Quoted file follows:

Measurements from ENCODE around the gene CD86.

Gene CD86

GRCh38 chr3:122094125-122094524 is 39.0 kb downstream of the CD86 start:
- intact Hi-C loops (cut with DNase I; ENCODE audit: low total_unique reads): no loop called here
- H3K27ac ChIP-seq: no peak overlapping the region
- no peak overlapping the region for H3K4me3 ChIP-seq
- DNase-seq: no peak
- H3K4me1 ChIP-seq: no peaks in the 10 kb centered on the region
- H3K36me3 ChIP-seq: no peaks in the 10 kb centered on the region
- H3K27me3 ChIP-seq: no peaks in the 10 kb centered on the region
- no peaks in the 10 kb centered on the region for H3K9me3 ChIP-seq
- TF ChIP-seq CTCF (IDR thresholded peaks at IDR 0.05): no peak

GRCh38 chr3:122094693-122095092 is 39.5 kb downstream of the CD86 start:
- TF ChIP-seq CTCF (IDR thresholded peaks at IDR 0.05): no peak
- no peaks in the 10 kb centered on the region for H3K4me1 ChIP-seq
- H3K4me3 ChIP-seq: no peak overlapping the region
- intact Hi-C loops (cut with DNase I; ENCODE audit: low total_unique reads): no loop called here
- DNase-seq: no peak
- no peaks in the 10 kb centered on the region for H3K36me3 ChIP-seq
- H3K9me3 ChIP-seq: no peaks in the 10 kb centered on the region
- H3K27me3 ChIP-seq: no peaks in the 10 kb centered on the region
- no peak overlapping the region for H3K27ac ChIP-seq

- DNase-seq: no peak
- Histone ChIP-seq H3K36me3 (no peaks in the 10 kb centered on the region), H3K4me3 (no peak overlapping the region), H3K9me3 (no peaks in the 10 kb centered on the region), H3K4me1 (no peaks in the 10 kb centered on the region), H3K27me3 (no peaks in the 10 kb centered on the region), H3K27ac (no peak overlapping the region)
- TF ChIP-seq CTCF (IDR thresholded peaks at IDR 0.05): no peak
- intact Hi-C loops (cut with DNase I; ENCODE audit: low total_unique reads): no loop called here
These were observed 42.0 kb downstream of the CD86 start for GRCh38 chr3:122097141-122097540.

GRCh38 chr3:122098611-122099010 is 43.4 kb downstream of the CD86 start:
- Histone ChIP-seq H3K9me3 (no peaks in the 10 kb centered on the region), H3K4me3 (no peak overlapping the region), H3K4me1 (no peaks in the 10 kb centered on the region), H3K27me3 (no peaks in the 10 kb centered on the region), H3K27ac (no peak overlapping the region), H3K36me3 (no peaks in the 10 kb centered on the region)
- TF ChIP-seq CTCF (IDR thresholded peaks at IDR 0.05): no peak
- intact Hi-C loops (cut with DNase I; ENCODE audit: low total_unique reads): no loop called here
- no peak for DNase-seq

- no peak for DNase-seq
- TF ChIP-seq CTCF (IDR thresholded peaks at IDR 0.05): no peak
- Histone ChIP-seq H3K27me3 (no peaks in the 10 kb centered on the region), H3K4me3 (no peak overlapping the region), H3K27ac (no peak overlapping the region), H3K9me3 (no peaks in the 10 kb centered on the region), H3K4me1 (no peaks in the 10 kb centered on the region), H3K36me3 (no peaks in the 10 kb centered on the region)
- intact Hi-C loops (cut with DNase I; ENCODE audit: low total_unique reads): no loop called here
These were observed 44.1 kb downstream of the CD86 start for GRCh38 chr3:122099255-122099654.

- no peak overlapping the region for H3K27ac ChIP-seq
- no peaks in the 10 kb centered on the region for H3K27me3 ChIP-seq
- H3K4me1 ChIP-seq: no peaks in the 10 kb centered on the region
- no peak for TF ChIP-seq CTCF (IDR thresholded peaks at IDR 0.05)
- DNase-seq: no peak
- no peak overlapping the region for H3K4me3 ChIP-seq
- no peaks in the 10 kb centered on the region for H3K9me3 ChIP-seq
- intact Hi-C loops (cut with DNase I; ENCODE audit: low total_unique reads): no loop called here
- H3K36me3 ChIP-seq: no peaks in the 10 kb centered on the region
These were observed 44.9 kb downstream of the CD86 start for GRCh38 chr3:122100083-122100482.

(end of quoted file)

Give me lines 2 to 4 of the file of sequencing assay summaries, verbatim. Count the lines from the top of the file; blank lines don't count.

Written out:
Gene CD86

GRCh38 chr3:122094125-122094524 is 39.0 kb downstream of the CD86 start:
- intact Hi-C loops (cut with DNase I; ENCODE audit: low total_unique reads): no loop called here